Sorting out postal law

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Nanci Langley
Nanci Langley

Q: You were sworn in as commissioner of the Postal Regulatory Commission in June. What do you foresee the PRC achieving this year?

A: We just approved a series of competi­tive product filings. We're developing rules for the determination of postal vs. non-postal services. We're also develop­ing accounting rules — that are based on the US Treasury Department report submitted to us earlier this year — on how to assign costs, and determine and assume federal tax on the competitive products fund. On July 10, we finished our fourth public hearing on the uni­versal service obligation and the postal monopoly. We have been actively gath­ering comments for a study that's due to the Congress by December 19. At the end of the year, we start the process again on the annual compliance determination and, in February, we will begin work on the next rate proposals. We're busy.

Q: What challenges will the postal com­munity face in the coming years? How will the PRC meet these challenges?

A: Declining mail volume, continued diversion to the Internet and a tough economy with high gas prices are all impacting the US Postal Service (USPS). But in my years working on postal issues, I've seen that no matter what the circumstance, the USPS has always found a way to adapt and evolve. I think mailers are going to be aided by the accountability and transparency the PRC provides and by the new rate mak­ing system [that is] in place. We're now able to review rate requests expediently, which, in turn, will help mailers better know what is coming.

Q: How did your previous position at the PRC and as a US Senate staff member prepare you for this position?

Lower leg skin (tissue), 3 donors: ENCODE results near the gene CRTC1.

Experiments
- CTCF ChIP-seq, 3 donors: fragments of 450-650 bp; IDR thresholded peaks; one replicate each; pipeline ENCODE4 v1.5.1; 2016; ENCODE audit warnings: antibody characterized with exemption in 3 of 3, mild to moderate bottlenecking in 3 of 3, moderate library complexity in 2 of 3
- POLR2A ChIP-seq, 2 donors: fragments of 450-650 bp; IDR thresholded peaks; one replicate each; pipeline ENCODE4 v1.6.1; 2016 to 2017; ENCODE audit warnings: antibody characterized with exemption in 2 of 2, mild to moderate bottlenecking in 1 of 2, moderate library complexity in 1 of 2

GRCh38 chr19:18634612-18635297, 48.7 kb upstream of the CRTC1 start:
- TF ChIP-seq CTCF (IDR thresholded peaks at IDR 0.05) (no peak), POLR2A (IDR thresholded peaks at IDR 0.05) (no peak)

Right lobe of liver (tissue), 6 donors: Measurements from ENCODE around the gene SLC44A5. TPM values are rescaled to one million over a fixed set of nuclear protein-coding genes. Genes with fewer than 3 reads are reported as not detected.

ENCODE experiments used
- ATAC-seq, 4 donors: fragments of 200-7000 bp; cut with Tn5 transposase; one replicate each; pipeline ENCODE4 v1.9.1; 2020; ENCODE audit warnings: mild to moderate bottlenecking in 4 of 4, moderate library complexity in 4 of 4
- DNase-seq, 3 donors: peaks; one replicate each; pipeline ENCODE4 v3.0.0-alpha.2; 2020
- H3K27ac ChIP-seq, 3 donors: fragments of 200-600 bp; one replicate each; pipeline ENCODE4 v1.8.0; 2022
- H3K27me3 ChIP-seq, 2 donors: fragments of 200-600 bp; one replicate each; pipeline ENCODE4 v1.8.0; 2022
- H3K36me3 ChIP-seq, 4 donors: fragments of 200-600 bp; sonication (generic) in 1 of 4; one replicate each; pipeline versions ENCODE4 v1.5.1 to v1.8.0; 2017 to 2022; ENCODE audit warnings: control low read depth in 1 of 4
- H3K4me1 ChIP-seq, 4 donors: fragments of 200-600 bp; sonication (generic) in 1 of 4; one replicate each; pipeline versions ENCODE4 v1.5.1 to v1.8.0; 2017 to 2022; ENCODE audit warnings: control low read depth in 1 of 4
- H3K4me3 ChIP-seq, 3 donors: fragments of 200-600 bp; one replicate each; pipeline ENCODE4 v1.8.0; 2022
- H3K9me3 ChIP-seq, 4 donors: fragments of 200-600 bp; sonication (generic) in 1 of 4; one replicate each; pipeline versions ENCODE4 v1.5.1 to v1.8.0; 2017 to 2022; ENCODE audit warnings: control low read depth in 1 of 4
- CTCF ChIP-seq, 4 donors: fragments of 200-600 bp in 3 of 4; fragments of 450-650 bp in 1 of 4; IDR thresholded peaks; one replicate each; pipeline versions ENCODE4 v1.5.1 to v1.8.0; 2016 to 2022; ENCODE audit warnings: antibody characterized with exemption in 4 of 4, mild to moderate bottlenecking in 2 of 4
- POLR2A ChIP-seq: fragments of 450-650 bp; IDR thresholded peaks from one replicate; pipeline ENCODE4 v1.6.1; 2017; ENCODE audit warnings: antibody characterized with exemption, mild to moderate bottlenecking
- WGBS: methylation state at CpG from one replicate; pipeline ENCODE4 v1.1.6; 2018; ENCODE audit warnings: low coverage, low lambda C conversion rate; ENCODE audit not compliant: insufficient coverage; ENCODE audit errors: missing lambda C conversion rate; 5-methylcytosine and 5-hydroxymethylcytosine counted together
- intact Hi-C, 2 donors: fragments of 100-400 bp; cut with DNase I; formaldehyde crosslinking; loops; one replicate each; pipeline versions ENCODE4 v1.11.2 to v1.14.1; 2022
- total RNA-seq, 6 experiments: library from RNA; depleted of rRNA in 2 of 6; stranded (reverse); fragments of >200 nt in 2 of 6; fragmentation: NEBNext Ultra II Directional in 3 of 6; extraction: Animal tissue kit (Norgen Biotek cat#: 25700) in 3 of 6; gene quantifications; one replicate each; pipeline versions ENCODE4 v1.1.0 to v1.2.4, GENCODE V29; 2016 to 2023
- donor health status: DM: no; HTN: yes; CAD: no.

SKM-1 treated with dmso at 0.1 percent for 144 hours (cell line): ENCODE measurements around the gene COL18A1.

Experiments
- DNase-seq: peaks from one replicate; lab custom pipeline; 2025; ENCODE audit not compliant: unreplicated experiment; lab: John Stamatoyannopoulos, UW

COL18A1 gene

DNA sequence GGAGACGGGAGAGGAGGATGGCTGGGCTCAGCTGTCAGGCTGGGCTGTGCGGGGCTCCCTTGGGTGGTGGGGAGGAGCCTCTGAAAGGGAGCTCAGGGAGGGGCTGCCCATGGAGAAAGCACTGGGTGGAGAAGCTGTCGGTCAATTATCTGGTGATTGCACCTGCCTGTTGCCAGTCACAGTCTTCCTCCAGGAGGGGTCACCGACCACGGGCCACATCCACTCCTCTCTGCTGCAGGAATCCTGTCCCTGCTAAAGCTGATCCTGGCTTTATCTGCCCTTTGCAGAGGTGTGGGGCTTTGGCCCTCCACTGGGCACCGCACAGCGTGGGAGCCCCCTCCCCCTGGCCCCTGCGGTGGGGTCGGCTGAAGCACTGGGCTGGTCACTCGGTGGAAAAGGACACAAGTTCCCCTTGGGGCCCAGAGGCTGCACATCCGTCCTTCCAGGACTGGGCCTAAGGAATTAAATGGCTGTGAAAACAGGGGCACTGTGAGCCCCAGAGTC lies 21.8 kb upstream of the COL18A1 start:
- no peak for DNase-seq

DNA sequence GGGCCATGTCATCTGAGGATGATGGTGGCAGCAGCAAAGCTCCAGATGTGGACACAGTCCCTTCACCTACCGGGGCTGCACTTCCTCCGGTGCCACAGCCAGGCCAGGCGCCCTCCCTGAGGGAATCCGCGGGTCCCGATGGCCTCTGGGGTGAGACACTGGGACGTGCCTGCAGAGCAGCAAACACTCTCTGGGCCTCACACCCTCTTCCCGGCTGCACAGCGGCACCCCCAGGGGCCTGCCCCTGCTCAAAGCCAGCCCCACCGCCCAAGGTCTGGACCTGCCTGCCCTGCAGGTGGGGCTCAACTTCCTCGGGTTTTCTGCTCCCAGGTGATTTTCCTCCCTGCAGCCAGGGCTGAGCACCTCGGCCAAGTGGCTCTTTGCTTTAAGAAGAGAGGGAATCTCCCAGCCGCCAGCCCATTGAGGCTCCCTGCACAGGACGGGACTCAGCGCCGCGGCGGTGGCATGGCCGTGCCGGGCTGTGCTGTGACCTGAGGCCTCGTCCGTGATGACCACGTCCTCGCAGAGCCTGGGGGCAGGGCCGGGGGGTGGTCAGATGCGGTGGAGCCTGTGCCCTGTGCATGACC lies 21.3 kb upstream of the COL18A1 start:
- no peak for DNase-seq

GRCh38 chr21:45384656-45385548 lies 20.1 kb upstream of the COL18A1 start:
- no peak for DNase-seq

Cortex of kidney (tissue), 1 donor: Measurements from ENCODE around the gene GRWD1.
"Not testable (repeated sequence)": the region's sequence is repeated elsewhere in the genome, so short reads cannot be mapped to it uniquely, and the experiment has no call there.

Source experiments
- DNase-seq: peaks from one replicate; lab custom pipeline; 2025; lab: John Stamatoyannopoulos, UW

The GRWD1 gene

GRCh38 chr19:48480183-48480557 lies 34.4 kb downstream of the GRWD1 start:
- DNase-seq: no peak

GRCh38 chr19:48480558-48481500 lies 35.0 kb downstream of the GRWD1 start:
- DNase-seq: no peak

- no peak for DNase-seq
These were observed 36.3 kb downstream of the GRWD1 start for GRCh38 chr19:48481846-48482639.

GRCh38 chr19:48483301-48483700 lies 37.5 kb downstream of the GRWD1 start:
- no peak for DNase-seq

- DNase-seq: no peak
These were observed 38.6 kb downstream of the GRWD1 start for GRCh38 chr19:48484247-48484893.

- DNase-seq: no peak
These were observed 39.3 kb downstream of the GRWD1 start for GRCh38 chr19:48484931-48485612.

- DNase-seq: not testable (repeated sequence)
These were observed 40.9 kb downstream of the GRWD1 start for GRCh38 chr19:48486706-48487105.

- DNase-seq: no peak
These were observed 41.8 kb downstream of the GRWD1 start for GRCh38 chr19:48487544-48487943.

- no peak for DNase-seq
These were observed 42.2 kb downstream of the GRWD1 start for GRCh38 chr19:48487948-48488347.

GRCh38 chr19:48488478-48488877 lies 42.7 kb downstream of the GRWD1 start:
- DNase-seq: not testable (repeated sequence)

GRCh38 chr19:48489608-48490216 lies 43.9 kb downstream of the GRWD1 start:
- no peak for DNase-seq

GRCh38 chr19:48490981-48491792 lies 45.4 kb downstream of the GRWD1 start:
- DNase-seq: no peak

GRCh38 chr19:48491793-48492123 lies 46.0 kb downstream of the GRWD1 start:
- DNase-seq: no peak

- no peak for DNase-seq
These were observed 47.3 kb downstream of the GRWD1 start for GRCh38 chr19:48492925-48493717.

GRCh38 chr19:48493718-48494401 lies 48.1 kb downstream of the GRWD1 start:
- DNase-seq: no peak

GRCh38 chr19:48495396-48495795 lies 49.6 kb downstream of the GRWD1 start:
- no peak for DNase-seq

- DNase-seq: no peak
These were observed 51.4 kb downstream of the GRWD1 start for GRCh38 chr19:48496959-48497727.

A: As director of the office of public affairs and government relations for the commission, my job entailed making sure that Congress, the mailing commu­nity, the general public and the USPS had a conduit through which they could readily access the commission. I was a staff member of the committee in the Senate that has the authority over the USPS. And for a number of years, my former boss, Sen. Daniel Akaka (D-HI), has been interested in the USPS. He was the acting ranking member while the Senate was holding its hearings on postal reform. I worked for him for 17 years and was his main [staffer] on postal issues.

Q: As a new commissioner, what goals do you have in the coming year?

A: I am delighted to be at a different vantage point, looking at the imple­mentation of a law that I helped shape, and then helped implement. One area of particular concern to me is ensuring appropriate levels of service for Alaska and Hawaii, as well as US territories like the US Virgin Islands, Guam and Puerto Rico. We want to make sure that service is appropriate for these areas, as well as for rural areas of the continental US and urban areas that may be cur­rently underserved. We want to make sure that no one is left out.

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